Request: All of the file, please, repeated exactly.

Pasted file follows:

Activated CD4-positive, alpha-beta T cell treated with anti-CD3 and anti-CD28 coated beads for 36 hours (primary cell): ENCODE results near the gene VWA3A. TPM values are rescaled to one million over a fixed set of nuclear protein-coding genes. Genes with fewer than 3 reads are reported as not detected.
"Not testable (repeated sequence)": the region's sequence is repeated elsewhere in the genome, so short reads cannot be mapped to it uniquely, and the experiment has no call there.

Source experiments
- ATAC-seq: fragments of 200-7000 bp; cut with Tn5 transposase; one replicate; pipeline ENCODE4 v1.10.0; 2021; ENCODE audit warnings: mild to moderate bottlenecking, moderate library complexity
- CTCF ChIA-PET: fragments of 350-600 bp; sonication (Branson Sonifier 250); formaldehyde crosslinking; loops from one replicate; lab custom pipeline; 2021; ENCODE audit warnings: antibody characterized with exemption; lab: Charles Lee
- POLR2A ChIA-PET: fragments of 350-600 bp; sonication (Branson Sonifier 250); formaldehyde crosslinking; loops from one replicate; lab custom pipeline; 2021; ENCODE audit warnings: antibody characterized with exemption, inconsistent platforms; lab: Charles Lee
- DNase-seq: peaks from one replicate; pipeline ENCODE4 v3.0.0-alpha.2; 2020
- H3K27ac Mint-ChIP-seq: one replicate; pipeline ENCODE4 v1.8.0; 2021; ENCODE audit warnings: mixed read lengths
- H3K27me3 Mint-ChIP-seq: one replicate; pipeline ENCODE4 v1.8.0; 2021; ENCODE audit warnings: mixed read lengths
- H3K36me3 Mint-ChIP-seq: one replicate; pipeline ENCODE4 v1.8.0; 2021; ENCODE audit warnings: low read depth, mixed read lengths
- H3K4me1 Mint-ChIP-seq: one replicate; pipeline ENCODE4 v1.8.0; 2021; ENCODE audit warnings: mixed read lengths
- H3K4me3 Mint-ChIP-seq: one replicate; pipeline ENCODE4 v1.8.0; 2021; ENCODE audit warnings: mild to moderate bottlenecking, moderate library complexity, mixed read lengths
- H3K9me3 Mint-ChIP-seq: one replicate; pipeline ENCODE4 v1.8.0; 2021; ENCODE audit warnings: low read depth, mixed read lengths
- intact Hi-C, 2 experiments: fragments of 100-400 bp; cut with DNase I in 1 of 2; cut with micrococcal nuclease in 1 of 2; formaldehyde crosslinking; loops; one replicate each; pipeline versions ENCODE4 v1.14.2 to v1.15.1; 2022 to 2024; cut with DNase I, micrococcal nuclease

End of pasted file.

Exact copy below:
Activated CD4-positive, alpha-beta T cell treated with anti-CD3 and anti-CD28 coated beads for 36 hours (primary cell): ENCODE results near the gene VWA3A. TPM values are rescaled to one million over a fixed set of nuclear protein-coding genes. Genes with fewer than 3 reads are reported as not detected.
"Not testable (repeated sequence)": the region's sequence is repeated elsewhere in the genome, so short reads cannot be mapped to it uniquely, and the experiment has no call there.

Source experiments
- ATAC-seq: fragments of 200-7000 bp; cut with Tn5 transposase; one replicate; pipeline ENCODE4 v1.10.0; 2021; ENCODE audit warnings: mild to moderate bottlenecking, moderate library complexity
- CTCF ChIA-PET: fragments of 350-600 bp; sonication (Branson Sonifier 250); formaldehyde crosslinking; loops from one replicate; lab custom pipeline; 2021; ENCODE audit warnings: antibody characterized with exemption; lab: Charles Lee
- POLR2A ChIA-PET: fragments of 350-600 bp; sonication (Branson Sonifier 250); formaldehyde crosslinking; loops from one replicate; lab custom pipeline; 2021; ENCODE audit warnings: antibody characterized with exemption, inconsistent platforms; lab: Charles Lee
- DNase-seq: peaks from one replicate; pipeline ENCODE4 v3.0.0-alpha.2; 2020
- H3K27ac Mint-ChIP-seq: one replicate; pipeline ENCODE4 v1.8.0; 2021; ENCODE audit warnings: mixed read lengths
- H3K27me3 Mint-ChIP-seq: one replicate; pipeline ENCODE4 v1.8.0; 2021; ENCODE audit warnings: mixed read lengths
- H3K36me3 Mint-ChIP-seq: one replicate; pipeline ENCODE4 v1.8.0; 2021; ENCODE audit warnings: low read depth, mixed read lengths
- H3K4me1 Mint-ChIP-seq: one replicate; pipeline ENCODE4 v1.8.0; 2021; ENCODE audit warnings: mixed read lengths
- H3K4me3 Mint-ChIP-seq: one replicate; pipeline ENCODE4 v1.8.0; 2021; ENCODE audit warnings: mild to moderate bottlenecking, moderate library complexity, mixed read lengths
- H3K9me3 Mint-ChIP-seq: one replicate; pipeline ENCODE4 v1.8.0; 2021; ENCODE audit warnings: low read depth, mixed read lengths
- intact Hi-C, 2 experiments: fragments of 100-400 bp; cut with DNase I in 1 of 2; cut with micrococcal nuclease in 1 of 2; formaldehyde crosslinking; loops; one replicate each; pipeline versions ENCODE4 v1.14.2 to v1.15.1; 2022 to 2024; cut with DNase I, micrococcal nuclease